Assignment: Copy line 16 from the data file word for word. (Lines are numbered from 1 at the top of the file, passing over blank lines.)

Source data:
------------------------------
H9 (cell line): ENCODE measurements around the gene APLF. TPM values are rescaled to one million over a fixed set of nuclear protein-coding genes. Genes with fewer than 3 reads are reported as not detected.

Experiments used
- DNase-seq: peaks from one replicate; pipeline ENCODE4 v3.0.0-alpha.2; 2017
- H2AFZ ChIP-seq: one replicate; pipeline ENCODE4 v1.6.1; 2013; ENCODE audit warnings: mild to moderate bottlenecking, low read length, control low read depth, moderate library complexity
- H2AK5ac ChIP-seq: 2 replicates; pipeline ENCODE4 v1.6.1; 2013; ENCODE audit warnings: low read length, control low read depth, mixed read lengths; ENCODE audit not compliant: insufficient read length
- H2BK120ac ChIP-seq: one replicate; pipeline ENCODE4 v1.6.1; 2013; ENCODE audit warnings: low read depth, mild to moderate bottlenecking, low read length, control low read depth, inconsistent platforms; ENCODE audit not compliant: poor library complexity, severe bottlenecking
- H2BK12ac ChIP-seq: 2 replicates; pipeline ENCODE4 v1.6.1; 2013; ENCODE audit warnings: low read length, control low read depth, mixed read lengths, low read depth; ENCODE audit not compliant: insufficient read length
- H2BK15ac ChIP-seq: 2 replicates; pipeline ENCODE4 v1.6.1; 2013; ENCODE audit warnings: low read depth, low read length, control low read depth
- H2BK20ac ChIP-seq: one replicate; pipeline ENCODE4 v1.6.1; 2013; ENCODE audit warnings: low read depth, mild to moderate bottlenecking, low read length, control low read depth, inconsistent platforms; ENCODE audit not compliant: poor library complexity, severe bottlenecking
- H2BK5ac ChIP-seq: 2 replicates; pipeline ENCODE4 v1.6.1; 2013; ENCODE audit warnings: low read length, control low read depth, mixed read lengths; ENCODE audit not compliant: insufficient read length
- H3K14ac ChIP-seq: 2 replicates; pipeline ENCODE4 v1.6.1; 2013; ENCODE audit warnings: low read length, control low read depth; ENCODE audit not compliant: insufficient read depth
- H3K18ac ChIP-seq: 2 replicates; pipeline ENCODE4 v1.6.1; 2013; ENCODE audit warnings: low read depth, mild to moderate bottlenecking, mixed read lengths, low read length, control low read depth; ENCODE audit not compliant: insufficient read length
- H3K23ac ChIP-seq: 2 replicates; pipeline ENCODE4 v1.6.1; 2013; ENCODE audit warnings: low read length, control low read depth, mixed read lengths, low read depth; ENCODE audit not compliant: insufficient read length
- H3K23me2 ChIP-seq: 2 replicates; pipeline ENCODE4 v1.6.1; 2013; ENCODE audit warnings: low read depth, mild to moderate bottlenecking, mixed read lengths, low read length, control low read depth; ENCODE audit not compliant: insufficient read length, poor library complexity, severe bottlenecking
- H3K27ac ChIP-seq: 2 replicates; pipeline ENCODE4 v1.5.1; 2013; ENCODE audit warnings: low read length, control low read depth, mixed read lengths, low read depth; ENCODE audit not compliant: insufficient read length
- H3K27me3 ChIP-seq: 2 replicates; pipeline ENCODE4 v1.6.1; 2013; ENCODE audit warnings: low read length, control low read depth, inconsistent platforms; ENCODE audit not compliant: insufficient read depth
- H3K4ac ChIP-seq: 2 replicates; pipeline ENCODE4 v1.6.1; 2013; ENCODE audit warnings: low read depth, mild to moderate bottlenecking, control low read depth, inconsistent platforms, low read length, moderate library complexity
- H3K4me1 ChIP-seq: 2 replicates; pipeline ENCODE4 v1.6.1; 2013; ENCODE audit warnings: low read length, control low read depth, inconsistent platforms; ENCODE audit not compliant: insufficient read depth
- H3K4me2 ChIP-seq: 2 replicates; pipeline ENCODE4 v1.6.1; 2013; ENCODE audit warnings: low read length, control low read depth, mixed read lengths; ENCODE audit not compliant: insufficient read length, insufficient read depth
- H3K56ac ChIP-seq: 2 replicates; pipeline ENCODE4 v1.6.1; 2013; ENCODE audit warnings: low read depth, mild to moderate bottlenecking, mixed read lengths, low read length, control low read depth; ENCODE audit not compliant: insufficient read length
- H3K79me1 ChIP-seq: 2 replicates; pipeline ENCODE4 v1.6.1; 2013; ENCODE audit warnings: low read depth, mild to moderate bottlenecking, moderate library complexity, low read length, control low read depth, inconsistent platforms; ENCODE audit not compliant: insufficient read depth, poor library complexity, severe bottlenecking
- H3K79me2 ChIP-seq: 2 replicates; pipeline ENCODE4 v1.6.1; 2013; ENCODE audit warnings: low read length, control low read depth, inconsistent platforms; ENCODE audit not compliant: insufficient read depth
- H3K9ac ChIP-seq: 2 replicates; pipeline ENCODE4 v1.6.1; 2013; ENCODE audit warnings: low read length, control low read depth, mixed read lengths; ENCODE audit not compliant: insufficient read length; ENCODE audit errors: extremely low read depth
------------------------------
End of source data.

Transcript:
- H3K27me3 ChIP-seq: 2 replicates; pipeline ENCODE4 v1.6.1; 2013; ENCODE audit warnings: low read length, control low read depth, inconsistent platforms; ENCODE audit not compliant: insufficient read depth